Friday, January 2, 2015

Proposed FCC plan creates opportunities for Google Fiber

Within the Federal Communications Commission's proposed regulatory changes (paywall) detailed within their recent broadband plan was the plan to treat internet providers as telecommunications under Title II. Although this would bring ISPs under stricter regulations, those that usually affect utilities, some see a bright side, especially in the case of Google Fiber (paywall).

Google Fiber is a Google's effort to offer internet through a physically wired service program. Between their $30-$300 initial cost 10 years of free internet at 5mb/s and their offering of 1Gbit(125mb/s) for $70, they've scared the established ISPs offering much weaker plans. The cost of laying wire, however, is relatively high and as such, they've only brought their service to a few key areas.

In a market where the largest internet service providers are also the largest telecommunications companies, it's no coincidence that outside companies are hard pressed to gain access to established infrastructure. Google Fiber has had to fight an uphill battle for alternatives to something as expensive as laying wiring in the ground, however, under the proposed shift to Title II, Google Fiber stands to gain access to utility poles as well as other essential utility infrastructure. This sudden opening of opportunities would allow them to cut costs significantly as they gain the ability to create greater competition and consumer choice in more areas.

Questions:
Should ISPs be put under greater regulation?
Should they be labeled as "utilities"?
Should Google Fiber gain access to the infrastructure built by other companies?
Would you like for Google Fiber to come to your area?

4 comments:

Wesley Lee said...

I believe that ISPs should be put under greater regulation. The amount that the large ISPs (Comcast and AT&T) are charging for internet service is ridiculous. And they do so because of the very reason Ben stated. There is simply the lack of viable competition. As internet service becomes less of a luxury and more of an everyday necessity, ISPs should fall under "utilities." Internet access has becomes just as if not more essential to everyday life as other forms of telecommunications. Google Fiber should gain access to infrastructure built by other companies as this will not only increase competition and thus, lowering prices for what should be a relatively inexpensive service, but it will also provide a push towards innovation and better service for the customers long term. I would like Google Fiber to come to my area. Although the initial costs of setup are expensive, the long term benefits 10 years of free high-speed internet far outweigh these initial costs.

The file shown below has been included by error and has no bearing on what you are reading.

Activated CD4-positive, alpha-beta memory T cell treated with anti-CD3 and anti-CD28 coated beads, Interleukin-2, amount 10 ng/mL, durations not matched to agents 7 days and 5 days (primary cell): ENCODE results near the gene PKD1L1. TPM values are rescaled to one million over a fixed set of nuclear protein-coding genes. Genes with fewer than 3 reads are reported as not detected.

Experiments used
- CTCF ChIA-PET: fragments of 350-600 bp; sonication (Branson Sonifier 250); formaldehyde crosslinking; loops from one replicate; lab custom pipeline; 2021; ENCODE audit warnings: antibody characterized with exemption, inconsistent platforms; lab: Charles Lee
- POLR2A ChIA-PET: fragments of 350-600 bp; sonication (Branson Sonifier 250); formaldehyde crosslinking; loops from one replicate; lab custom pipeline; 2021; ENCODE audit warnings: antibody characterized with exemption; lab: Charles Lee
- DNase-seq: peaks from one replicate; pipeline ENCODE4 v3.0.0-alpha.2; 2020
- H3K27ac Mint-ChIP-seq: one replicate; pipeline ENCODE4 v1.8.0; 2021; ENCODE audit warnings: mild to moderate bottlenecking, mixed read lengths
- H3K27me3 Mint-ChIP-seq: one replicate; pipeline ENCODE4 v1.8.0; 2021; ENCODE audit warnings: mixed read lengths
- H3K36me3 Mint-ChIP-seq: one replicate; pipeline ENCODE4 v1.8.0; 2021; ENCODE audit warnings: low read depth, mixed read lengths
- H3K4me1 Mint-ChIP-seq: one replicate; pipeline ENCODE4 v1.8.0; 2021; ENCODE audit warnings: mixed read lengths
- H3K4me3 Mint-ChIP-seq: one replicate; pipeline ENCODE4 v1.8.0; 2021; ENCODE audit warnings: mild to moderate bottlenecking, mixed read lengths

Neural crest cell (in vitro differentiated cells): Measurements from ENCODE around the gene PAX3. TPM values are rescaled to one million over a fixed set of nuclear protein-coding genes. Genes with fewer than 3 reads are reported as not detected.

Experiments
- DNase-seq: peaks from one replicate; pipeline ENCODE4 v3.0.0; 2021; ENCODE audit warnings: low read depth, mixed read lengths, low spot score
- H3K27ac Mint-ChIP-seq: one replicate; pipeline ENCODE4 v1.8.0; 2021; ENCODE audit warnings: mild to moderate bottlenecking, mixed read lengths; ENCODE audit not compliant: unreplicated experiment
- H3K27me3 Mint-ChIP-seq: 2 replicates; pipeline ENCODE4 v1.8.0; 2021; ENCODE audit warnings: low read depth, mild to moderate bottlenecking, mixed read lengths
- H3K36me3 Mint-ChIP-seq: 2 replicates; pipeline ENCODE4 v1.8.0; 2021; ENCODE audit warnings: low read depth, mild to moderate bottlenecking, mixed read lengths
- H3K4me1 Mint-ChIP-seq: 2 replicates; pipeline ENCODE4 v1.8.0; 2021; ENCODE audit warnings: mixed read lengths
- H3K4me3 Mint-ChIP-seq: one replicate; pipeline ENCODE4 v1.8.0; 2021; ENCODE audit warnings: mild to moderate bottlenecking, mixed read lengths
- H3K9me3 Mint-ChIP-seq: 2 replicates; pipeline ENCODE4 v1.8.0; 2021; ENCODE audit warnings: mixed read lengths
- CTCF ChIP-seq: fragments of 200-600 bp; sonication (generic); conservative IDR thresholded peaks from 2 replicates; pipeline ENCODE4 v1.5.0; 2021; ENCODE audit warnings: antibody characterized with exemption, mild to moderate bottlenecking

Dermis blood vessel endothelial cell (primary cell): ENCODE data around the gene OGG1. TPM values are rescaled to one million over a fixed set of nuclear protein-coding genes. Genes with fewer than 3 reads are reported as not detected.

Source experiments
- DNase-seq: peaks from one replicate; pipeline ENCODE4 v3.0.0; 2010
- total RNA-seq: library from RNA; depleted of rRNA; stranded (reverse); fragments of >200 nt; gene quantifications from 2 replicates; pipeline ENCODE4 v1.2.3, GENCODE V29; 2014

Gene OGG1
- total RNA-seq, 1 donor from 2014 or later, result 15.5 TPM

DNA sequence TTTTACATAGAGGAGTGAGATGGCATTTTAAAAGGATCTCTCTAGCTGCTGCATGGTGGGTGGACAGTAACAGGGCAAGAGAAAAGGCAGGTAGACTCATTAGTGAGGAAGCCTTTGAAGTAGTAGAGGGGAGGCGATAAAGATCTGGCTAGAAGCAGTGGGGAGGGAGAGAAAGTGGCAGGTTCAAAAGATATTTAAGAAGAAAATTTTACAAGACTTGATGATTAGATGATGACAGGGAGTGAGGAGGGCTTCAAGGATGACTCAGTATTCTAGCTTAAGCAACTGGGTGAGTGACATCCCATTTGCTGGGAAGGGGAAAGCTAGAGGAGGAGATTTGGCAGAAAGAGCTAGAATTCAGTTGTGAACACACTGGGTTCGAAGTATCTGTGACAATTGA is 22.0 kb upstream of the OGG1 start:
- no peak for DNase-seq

anish amirapu said...

I agree with Wesley in that ISPs need to be put under more regulation since they do not have competition. In addition to that in certain areas where there is very little access or there are no other viable options so they can offer the bare minimum of services and have a huge fee. I think definitely they need to be made into utility since it has become that integrated. By adding Google into the mix it would force many companies to up their game since they have such a huge power house to deal with now. Yes I'd like to have Google since our provider can be unreliable at times.

Brian Yee said...

I'd definitely like to see Google Fiber expand, especially since this is a new program. With greater regulation, ISPs would see more competition and people would see cheaper prices. In addition, with the reputation that Google has built for reliability and efficiency I believe it can be a strong competitor among these internet service providers. I agree with Wesley about how the long term benefits would outweigh the initial costs. Often, new services cost more at first but eventually stabilize as more competitors come into play. The fact that AT&T is trying to prevent Google Fiber from being a very competitive provider is pretty understandable. AT&T has built a pretty big infrastructure for itself and for Google to just step in now should prompt the idea that they should play by the same rules, or regulations.

Ben Maison said...

@Anish Are you calling ISPs monopolies? Surely there's some consumer choice already available in the market. Google already is playing by the same rules, it's just that now they'll have access to the infrastructure controlled by other companies. This can be seen, in a way, as some form of forced strong arming backed by the government, but it can also be seen in the more positive, opening up markets light as well.